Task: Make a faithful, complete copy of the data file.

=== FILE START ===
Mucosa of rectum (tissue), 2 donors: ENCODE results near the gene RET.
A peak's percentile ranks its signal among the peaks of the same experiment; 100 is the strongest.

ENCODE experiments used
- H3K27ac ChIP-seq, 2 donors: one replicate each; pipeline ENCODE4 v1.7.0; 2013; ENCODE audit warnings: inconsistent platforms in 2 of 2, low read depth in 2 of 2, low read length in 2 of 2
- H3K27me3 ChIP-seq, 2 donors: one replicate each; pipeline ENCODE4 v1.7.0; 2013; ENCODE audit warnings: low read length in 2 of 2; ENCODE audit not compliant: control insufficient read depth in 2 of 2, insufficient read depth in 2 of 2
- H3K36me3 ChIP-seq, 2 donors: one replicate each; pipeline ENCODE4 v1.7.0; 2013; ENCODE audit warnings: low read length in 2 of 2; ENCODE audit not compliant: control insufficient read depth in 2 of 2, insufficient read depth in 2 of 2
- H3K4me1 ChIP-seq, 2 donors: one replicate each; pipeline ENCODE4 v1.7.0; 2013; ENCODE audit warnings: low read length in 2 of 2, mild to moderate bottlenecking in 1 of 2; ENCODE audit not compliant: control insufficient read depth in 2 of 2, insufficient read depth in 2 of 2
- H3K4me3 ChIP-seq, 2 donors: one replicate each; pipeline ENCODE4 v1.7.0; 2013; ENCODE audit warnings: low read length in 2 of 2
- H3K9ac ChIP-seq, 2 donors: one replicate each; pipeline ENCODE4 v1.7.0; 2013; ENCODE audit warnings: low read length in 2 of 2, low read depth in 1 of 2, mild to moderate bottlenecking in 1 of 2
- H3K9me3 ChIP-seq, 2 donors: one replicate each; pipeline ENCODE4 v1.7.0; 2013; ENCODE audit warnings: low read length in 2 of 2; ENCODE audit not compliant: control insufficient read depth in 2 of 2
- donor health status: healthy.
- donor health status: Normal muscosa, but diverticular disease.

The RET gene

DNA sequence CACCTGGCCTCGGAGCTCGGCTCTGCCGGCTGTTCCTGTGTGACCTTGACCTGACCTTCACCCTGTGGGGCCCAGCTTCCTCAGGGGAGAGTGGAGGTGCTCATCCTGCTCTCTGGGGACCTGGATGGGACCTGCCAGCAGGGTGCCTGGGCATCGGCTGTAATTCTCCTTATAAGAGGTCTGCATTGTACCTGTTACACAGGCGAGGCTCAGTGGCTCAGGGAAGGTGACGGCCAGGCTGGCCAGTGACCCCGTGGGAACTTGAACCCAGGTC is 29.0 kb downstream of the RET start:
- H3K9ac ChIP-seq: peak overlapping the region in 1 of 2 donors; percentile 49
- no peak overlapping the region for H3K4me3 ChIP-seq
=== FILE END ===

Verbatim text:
Mucosa of rectum (tissue), 2 donors: ENCODE results near the gene RET.
A peak's percentile ranks its signal among the peaks of the same experiment; 100 is the strongest.

ENCODE experiments used
- H3K27ac ChIP-seq, 2 donors: one replicate each; pipeline ENCODE4 v1.7.0; 2013; ENCODE audit warnings: inconsistent platforms in 2 of 2, low read depth in 2 of 2, low read length in 2 of 2
- H3K27me3 ChIP-seq, 2 donors: one replicate each; pipeline ENCODE4 v1.7.0; 2013; ENCODE audit warnings: low read length in 2 of 2; ENCODE audit not compliant: control insufficient read depth in 2 of 2, insufficient read depth in 2 of 2
- H3K36me3 ChIP-seq, 2 donors: one replicate each; pipeline ENCODE4 v1.7.0; 2013; ENCODE audit warnings: low read length in 2 of 2; ENCODE audit not compliant: control insufficient read depth in 2 of 2, insufficient read depth in 2 of 2
- H3K4me1 ChIP-seq, 2 donors: one replicate each; pipeline ENCODE4 v1.7.0; 2013; ENCODE audit warnings: low read length in 2 of 2, mild to moderate bottlenecking in 1 of 2; ENCODE audit not compliant: control insufficient read depth in 2 of 2, insufficient read depth in 2 of 2
- H3K4me3 ChIP-seq, 2 donors: one replicate each; pipeline ENCODE4 v1.7.0; 2013; ENCODE audit warnings: low read length in 2 of 2
- H3K9ac ChIP-seq, 2 donors: one replicate each; pipeline ENCODE4 v1.7.0; 2013; ENCODE audit warnings: low read length in 2 of 2, low read depth in 1 of 2, mild to moderate bottlenecking in 1 of 2
- H3K9me3 ChIP-seq, 2 donors: one replicate each; pipeline ENCODE4 v1.7.0; 2013; ENCODE audit warnings: low read length in 2 of 2; ENCODE audit not compliant: control insufficient read depth in 2 of 2
- donor health status: healthy.
- donor health status: Normal muscosa, but diverticular disease.

The RET gene

DNA sequence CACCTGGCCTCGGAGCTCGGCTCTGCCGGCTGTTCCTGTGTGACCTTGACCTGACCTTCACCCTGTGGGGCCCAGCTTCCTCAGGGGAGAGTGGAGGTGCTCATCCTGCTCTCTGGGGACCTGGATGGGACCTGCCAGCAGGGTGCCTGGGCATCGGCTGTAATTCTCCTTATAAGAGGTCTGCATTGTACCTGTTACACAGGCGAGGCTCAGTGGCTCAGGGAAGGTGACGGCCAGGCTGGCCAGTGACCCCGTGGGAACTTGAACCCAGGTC is 29.0 kb downstream of the RET start:
- H3K9ac ChIP-seq: peak overlapping the region in 1 of 2 donors; percentile 49
- no peak overlapping the region for H3K4me3 ChIP-seq